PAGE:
DEAR BENNY: I enjoy reading your articles and I have a question of my own. My wife passed away three years ago and I recently remarried. I plan to retire this year and want to refinance my home. The house is in both my deceased wife's name and mine. What complications will I run into when I do this? --Harold
DEAR HAROLD: It's not a problem if you and your wife owned the property as tenants by the entirety or joint tenants. If that's the way you held title, when your wife died, by operation of law, you automatically became the owner. When you go to refinance, the settlement attorney (or title or escrow company) will be able to complete the transaction. You should make sure that you have a certified true copy of your wife's death certificate. These are usually available from the local health department in your state (or county).
Although it really isn't important, you may want to ask the title person how to make sure your deceased wife's name is no longer on title.
However, if you and your wife owned the property as tenants in common, then you have some work to do. With that form of title, you owned half and your wife owned the other half. So when she died, we have to determine how that half is to be distributed.
In many states, you will have to probate her estate. Talk with a lawyer to determine (1) how title was held and (2) what, if anything, has to be done to make sure that title is now in your name exclusively.
Although most married couples hold title as tenants by the entirety, there are reasons why title is held as tenants in common. For example, when two divorced parents remarry but want their children and not the new spouse to inherit their share, they would hold title as tenants in common.
That brings me to another suggestion: How will you and your new wife hold title? Make sure that you (and your new wife) fully discuss this before any action is taken.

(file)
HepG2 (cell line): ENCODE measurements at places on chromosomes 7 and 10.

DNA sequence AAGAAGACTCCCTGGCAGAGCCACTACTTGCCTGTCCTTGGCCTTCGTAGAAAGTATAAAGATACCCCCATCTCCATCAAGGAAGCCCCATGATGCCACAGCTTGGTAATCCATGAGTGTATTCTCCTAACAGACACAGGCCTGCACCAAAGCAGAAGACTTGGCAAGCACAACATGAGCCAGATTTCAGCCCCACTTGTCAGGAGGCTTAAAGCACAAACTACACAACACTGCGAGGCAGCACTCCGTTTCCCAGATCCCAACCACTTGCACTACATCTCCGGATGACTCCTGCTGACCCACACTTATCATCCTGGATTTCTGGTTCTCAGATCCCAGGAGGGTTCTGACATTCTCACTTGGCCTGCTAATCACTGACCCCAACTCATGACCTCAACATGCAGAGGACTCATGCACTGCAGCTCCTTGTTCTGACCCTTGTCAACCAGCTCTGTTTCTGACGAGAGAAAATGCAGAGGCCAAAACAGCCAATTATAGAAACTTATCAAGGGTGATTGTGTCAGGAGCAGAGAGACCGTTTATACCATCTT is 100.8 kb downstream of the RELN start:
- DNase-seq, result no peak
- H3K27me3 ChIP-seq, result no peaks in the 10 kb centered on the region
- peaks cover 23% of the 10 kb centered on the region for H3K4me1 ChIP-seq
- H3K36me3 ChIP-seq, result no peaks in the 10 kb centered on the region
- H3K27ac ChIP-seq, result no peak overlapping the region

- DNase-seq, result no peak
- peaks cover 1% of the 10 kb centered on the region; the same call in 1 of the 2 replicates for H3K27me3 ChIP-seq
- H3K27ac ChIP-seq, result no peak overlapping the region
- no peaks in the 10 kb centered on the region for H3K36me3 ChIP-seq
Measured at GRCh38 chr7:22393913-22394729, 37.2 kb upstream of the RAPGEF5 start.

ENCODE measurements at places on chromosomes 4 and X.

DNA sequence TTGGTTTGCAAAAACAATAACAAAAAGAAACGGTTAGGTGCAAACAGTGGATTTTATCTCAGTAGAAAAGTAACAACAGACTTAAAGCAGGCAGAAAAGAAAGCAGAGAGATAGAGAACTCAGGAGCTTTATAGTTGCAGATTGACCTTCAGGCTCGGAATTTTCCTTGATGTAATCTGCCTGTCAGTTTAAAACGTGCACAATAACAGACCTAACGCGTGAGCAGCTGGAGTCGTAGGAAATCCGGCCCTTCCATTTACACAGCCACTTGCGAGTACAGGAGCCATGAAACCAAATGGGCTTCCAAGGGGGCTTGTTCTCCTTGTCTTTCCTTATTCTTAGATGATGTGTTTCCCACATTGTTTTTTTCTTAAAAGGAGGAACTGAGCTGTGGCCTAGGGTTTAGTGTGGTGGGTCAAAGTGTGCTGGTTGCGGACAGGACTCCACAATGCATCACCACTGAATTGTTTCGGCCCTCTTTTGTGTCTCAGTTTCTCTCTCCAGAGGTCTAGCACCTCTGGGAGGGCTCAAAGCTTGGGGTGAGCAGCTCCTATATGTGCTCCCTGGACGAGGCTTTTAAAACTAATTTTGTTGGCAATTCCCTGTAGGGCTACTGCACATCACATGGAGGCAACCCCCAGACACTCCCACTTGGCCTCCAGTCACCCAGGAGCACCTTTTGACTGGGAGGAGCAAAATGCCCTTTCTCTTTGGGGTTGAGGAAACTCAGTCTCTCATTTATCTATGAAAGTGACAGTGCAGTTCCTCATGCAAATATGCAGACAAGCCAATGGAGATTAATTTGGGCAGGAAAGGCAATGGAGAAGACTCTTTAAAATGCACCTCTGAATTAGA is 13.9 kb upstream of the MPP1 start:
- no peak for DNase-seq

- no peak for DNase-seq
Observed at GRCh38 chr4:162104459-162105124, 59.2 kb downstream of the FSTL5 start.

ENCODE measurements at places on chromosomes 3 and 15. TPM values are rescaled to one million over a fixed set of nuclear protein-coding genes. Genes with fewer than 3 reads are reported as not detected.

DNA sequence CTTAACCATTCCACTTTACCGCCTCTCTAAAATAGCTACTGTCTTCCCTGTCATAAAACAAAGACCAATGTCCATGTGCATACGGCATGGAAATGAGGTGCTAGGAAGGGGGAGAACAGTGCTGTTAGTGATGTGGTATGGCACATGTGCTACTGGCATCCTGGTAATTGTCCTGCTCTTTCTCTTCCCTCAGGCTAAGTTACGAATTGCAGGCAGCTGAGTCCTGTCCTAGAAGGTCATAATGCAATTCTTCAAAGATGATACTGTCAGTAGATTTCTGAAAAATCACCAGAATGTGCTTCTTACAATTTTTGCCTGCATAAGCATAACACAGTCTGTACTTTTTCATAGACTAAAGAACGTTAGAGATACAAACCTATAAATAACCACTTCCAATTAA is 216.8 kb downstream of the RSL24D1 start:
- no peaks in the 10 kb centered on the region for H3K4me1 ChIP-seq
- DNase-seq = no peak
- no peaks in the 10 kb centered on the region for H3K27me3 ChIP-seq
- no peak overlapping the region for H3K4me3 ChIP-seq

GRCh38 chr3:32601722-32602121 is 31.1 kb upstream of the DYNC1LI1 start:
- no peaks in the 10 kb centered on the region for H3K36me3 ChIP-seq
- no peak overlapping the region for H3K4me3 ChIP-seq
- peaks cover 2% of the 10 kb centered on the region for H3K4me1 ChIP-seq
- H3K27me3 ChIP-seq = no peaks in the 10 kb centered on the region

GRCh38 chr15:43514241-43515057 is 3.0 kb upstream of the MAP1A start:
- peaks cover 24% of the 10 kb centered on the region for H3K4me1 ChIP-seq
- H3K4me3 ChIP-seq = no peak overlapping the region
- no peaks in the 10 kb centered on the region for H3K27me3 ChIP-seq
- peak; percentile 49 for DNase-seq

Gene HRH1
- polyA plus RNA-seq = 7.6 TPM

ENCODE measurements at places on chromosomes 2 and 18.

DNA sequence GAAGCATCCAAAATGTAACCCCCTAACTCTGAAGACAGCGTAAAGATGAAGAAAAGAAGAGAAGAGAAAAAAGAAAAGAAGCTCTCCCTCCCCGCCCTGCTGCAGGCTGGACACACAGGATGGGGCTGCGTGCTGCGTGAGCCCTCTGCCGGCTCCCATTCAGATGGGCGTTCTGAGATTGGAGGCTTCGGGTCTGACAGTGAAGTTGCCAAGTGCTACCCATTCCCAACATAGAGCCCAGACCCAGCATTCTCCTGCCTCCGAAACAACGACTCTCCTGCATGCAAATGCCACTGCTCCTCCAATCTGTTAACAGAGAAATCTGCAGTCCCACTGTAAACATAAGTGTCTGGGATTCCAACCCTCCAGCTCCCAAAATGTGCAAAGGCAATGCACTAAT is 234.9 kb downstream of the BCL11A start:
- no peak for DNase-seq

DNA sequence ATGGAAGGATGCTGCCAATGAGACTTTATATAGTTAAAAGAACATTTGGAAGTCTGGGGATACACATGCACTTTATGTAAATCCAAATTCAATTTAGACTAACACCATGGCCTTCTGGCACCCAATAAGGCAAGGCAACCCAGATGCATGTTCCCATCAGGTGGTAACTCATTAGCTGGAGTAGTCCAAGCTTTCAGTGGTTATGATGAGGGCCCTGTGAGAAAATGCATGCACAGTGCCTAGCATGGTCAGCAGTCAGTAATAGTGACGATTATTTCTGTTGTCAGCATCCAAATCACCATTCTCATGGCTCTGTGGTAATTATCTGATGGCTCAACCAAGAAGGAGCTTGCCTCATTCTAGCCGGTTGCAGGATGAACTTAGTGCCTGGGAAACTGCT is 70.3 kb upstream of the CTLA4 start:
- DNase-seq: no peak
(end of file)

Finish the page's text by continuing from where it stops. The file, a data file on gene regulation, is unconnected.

DEAR BENNY: In reference to your article about force-placed insurance, I have a client who recently closed on a short sale as the seller. He had moved out about a year and half prior to the final closing and maintained insurance coverage up until the final months leading up to the closing. The lender is now claiming it placed insurance on the property prior to closing and is trying to collect for its policy post-closing. Is this is a legal mandate that the seller must pay now? --Johnny
DEAR JOHNNY: If your client can demonstrate that he in fact maintained insurance coverage up until closing (not just the final months before closing), then he is not obligated to pay this force-placed insurance.
For my readers, force-placed insurance is home insurance that the bank arranges for (at the homeowner's expense) if the homeowner is not covered by that insurance. For example, if the homeowner forgets to renew the policy and there are no escrows for insurance, then clearly the lender has the right to have the property covered with adequate insurance. Accordingly, the lender "force-places" the insurance.
Unfortunately, the cost of this insurance is usually much more expensive than if the homeowner had obtained it on his own. And, while I have no independent knowledge, I suspect that the lender gets some kind of kickback from the insurance agent.
My suggestion is to gather the proof that you have and discuss the situation with the lender. If that fails, and if the lender is a national bank, file a formal complaint with the Office of the Comptroller of the Currency, a federal agency that monitors actions of national banks.
One suggestion: When a lender is involved in a short sale, it is obligated to send the borrower IRS Form 1099-C ("cancellation of debt"). If the lender sent that form at the beginning of the year following the short sale, ask the lender why (after it has told the borrower and the IRS that the loan was canceled) it continues to pursue the lender. Doesn't "cancellation" mean "cancellation"? It should!